by Roger Oakland
Spiritual Formation: A movement that has provided a platform and a channel through which contemplative prayer is entering the church. Find spiritual formation being used, and in nearly every case you will find contemplative spirituality. In fact, contemplative spirituality is the heartbeat of the spiritual formation movement.
When I first began writing in the field in the late 70s and early 80s the term “Spiritual Formation” was hardly known, except for highly specialized references in relation to the Catholic orders. Today it is a rare person who has not heard the term. Seminary courses in Spiritual Formation proliferate like baby rabbits. Huge numbers are seeking to become certified as Spiritual Directors to answer the cry of multiplied thousands for spiritual direction.1–Richard Foster
A move away from the truth of God’s Word to a mystical form of Christianity has infiltrated, to some degree, nearly all evangelical denominations. Few Bible teachers saw this avalanche coming. Now that it is underway, most do not realize it has even happened.
The best way to understand this process is to recall what happened during the Dark Ages when the Bible became the forbidden book. Until the reformers translated the Bible into the language of the common people, the great masses were in darkness. When the light of God’s Word became available, the Gospel was once again understood.
I believe history is repeating itself. As the Word of God becomes less and less important, the rise in mystical experiences escalates, and these experiences are presented to convince the unsuspecting that Christianity is about feeling, touching, smelling, and seeing God. The postmodern mindset is the perfect environment for fostering spiritual formation. This term suggests there are various ways and means to get closer to God and to emulate Him. Thus the idea that if you do certain practices, you can be more like Jesus. Proponents of spiritual formation erroneously teach that anyone can practice these mystical rituals and find God within. Having a relationship with Jesus Christ is not a prerequisite. In a DVD called Be Still, which promotes contemplative prayer, Richard Foster says that contemplative prayer is for anyone and that by practicing it, one becomes “a portable sanctuary” for “the presence of God.”2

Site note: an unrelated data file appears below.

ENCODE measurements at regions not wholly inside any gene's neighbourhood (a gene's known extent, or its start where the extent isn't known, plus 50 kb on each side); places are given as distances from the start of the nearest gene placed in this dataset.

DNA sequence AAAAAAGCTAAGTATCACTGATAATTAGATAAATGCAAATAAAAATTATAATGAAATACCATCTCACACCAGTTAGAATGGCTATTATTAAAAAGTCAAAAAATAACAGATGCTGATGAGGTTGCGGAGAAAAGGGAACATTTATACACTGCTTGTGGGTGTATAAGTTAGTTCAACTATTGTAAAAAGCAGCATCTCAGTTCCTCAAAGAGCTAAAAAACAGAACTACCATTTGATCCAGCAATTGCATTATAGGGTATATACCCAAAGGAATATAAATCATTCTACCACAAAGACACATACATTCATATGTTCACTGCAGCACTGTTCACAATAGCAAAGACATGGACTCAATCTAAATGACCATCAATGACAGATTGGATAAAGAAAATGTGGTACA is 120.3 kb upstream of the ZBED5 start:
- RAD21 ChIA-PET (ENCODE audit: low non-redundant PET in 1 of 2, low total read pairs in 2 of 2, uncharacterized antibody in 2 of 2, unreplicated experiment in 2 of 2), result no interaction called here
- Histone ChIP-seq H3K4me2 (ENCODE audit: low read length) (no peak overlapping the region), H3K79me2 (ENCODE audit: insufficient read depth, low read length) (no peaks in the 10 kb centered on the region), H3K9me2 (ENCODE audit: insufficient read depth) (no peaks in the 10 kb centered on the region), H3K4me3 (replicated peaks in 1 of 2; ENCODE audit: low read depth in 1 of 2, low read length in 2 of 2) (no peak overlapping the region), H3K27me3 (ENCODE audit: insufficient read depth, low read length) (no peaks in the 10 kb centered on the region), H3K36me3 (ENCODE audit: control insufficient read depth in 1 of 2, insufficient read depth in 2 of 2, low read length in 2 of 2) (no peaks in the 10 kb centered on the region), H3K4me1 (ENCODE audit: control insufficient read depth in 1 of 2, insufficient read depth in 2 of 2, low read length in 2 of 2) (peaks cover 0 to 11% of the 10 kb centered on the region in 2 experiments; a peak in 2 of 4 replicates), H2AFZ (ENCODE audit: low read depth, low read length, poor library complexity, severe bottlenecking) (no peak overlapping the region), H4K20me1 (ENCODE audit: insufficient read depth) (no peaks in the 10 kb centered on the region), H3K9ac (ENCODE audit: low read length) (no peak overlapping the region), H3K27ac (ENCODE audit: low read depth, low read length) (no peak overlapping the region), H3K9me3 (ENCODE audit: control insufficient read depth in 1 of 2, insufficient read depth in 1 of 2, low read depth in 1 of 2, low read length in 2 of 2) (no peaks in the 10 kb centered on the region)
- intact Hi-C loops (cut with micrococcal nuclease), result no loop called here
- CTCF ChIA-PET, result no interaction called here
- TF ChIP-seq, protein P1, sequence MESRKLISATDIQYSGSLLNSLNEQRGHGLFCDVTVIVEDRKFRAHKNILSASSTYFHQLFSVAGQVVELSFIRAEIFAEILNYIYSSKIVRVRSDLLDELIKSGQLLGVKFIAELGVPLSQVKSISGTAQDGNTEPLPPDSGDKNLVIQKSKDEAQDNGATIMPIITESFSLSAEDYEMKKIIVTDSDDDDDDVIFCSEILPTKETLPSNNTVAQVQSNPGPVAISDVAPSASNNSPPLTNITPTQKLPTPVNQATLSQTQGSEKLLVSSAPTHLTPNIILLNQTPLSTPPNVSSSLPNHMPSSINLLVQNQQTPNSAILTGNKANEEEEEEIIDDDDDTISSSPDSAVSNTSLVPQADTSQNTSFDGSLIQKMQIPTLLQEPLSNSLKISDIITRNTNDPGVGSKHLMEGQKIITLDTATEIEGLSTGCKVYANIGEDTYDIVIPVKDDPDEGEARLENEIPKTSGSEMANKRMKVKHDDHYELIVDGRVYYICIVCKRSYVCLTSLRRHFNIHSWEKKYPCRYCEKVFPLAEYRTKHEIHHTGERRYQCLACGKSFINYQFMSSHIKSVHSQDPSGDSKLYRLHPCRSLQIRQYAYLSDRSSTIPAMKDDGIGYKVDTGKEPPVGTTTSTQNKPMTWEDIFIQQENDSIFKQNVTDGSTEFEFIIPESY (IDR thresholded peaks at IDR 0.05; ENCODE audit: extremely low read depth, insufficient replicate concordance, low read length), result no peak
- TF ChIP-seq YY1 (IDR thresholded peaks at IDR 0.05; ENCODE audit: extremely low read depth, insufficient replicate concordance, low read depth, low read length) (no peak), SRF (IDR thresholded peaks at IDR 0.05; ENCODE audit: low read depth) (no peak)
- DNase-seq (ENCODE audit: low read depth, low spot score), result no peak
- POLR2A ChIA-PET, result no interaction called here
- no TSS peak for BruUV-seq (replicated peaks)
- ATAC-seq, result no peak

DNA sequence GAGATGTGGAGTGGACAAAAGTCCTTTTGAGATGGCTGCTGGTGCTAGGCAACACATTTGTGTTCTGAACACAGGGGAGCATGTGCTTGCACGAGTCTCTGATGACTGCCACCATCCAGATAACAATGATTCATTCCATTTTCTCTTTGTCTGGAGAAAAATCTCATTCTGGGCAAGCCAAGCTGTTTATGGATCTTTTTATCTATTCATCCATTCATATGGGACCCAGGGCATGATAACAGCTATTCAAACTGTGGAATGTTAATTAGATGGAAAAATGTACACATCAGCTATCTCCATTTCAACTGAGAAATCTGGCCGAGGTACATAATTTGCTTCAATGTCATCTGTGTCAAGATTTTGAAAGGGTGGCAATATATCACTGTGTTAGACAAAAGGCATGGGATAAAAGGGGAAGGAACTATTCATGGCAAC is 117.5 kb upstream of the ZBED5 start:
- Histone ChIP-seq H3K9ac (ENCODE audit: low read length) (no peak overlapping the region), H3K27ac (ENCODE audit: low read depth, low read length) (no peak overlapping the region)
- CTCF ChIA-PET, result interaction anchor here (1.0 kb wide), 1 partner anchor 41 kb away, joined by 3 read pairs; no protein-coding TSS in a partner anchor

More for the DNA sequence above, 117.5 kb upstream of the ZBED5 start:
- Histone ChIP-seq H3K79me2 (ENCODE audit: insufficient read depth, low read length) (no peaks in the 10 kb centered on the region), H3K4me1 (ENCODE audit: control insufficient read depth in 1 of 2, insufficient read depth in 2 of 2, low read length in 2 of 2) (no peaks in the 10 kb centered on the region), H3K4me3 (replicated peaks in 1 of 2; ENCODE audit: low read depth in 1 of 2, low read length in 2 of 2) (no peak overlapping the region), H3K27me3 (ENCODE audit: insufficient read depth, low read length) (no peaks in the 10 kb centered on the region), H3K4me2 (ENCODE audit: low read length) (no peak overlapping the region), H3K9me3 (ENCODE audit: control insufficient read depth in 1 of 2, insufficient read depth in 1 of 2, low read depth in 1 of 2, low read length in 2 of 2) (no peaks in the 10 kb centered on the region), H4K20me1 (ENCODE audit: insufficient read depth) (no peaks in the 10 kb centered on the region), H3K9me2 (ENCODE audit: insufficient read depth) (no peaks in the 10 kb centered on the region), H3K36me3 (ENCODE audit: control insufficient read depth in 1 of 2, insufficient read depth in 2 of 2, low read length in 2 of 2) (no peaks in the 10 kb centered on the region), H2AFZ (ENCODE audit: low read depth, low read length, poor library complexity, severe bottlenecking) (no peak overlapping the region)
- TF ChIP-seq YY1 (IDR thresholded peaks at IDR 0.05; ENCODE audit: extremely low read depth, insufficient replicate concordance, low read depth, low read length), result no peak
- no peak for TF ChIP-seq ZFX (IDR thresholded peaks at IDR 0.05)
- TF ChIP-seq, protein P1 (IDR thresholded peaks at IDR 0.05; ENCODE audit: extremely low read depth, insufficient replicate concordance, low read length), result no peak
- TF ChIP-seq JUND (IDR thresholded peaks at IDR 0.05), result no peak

Rather than having the indwelling of Jesus Christ and the Holy Spirit, spiritual formation through the spiritual disciplines supposedly transforms the seeker by his or her entering an altered realm of consciousness.
The spiritual formation movement is widely promoted at colleges and seminaries as the latest and the greatest way to become a spiritual leader. It teaches people that this is how they can become more intimate with God and truly hear His voice. Even Christian leaders with long-standing reputations of teaching God’s Word seem to be succumbing. In so doing, many Christian leaders are frivolously playing with fire, and the result will be thousands, probably millions, getting burned.
It isn’t going into the silence that transforms a person’s life. It is in accepting Jesus Christ as Lord and allowing Him to change us that transformation occurs.
And you, that were sometime alienated and enemies in your mind by wicked works, yet now hath he reconciled in the body of his flesh through death, to present you holy and unblameable and unreproveable in his sight: If ye continue in the faith grounded and settled, and be not moved away from the hope of the gospel. (Colossians 1:21-23)
We are reconciled to God only through Christ’s death (the atonement for sin), and we are presented “holy and unblamable and unreproveable” when we belong to Him through rebirth. It has nothing to do with works, rituals, or mystical experiences. It is Christ’s life in the converted believer that transforms him. (For more information on this topic and emerging spirituality, read Faith Undone.)
1. Richard Foster, “Spiritual Formation: A Pastoral Letter” (January 18, 2004, http://www.theooze.com/articles/article.cfm?id=744).
2. Richard Foster, Be Still DVD (Fox Home Entertainment, 2006), section titled “Contemplative Prayer.”